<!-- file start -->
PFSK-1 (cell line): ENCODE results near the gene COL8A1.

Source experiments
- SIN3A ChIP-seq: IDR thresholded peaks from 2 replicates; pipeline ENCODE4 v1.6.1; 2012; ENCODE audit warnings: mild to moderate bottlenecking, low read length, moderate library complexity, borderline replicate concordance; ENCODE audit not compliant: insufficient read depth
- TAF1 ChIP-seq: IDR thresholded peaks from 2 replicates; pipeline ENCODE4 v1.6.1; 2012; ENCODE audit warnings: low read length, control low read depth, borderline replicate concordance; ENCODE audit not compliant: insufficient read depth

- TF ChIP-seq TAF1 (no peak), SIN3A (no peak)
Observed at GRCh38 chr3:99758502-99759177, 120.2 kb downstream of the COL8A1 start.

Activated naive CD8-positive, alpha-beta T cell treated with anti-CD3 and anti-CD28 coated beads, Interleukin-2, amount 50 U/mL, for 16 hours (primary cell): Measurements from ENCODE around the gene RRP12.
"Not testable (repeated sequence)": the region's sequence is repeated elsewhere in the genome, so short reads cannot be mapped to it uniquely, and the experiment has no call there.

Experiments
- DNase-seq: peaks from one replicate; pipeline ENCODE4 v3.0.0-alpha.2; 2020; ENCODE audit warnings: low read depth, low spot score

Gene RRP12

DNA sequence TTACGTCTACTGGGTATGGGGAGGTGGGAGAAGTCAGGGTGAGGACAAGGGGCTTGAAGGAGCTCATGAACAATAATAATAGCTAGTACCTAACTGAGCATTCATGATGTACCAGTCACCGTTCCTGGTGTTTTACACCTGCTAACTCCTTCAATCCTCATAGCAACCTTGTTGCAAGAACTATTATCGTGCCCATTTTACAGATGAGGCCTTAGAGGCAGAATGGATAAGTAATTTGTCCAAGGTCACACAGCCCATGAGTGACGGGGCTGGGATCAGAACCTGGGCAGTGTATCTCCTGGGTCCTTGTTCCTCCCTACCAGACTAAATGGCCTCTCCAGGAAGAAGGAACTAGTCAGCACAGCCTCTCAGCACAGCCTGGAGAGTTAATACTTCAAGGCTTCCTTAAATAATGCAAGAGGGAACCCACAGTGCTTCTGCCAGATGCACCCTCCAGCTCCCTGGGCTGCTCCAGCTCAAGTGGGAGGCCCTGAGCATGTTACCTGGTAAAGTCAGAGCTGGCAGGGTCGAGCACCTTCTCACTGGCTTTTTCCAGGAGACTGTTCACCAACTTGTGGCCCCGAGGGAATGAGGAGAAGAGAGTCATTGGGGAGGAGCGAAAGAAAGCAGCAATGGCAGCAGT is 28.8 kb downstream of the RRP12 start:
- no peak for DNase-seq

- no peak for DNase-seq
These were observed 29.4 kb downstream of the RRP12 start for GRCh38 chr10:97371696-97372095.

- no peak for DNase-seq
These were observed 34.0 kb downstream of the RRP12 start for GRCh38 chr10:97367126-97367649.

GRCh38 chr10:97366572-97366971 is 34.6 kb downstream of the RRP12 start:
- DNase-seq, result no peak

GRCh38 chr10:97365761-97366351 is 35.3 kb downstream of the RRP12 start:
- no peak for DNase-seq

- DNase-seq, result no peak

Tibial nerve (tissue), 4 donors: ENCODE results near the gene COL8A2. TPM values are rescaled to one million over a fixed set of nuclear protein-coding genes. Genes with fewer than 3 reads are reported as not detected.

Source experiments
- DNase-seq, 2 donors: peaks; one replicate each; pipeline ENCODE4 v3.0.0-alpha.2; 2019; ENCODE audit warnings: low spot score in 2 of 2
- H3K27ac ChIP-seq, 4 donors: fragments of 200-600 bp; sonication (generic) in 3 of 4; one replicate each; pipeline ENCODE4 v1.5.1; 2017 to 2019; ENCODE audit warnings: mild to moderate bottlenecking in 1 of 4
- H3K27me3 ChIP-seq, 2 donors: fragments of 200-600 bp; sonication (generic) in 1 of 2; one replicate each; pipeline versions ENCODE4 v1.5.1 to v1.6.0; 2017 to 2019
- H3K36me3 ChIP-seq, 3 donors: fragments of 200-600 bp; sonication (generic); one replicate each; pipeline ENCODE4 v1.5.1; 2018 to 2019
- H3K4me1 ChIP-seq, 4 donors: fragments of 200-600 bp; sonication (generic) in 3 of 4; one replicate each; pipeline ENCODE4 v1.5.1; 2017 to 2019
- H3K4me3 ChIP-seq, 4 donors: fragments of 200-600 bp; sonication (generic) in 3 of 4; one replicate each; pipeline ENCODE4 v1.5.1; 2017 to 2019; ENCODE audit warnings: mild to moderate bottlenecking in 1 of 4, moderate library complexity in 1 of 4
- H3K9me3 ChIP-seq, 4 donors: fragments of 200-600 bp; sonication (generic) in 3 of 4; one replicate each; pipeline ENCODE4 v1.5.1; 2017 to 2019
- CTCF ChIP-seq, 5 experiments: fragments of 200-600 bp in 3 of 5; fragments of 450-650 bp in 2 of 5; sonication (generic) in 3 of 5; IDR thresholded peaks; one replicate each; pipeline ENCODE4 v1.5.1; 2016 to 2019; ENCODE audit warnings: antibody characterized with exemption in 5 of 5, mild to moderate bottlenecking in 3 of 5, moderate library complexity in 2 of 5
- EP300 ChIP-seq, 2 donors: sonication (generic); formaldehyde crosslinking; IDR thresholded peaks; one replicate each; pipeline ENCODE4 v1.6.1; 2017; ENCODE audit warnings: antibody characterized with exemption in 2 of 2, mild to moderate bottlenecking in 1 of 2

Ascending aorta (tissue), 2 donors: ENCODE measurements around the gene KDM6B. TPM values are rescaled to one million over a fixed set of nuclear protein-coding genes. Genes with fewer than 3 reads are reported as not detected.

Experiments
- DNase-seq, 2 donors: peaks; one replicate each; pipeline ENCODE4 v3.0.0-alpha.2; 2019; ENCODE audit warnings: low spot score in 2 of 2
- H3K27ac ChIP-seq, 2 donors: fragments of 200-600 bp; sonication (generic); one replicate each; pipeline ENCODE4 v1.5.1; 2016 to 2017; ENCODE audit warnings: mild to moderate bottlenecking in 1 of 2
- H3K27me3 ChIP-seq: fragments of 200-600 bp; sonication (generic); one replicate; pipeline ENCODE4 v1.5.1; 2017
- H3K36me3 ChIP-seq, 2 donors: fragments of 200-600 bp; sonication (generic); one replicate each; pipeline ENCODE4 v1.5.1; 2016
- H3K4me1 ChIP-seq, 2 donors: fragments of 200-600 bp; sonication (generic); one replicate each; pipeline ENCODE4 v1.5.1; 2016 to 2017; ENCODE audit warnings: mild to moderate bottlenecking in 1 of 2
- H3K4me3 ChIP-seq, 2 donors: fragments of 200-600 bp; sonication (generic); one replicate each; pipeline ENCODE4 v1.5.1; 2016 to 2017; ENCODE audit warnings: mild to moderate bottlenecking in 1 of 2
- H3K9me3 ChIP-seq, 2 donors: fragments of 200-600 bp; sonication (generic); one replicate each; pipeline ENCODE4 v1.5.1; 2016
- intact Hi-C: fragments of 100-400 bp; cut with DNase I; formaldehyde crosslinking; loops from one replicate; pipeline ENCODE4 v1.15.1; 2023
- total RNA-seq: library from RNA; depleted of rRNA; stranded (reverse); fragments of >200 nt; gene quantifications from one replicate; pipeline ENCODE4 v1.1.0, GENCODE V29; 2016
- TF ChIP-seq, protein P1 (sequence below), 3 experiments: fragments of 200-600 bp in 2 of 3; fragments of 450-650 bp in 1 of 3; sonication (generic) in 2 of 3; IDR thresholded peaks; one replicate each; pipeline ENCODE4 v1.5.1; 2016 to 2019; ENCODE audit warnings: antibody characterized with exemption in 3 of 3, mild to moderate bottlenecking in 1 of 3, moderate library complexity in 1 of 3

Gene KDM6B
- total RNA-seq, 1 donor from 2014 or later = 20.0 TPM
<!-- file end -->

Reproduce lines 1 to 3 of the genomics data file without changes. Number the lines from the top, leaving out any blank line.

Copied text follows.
PFSK-1 (cell line): ENCODE results near the gene COL8A1.

Source experiments
- SIN3A ChIP-seq: IDR thresholded peaks from 2 replicates; pipeline ENCODE4 v1.6.1; 2012; ENCODE audit warnings: mild to moderate bottlenecking, low read length, moderate library complexity, borderline replicate concordance; ENCODE audit not compliant: insufficient read depth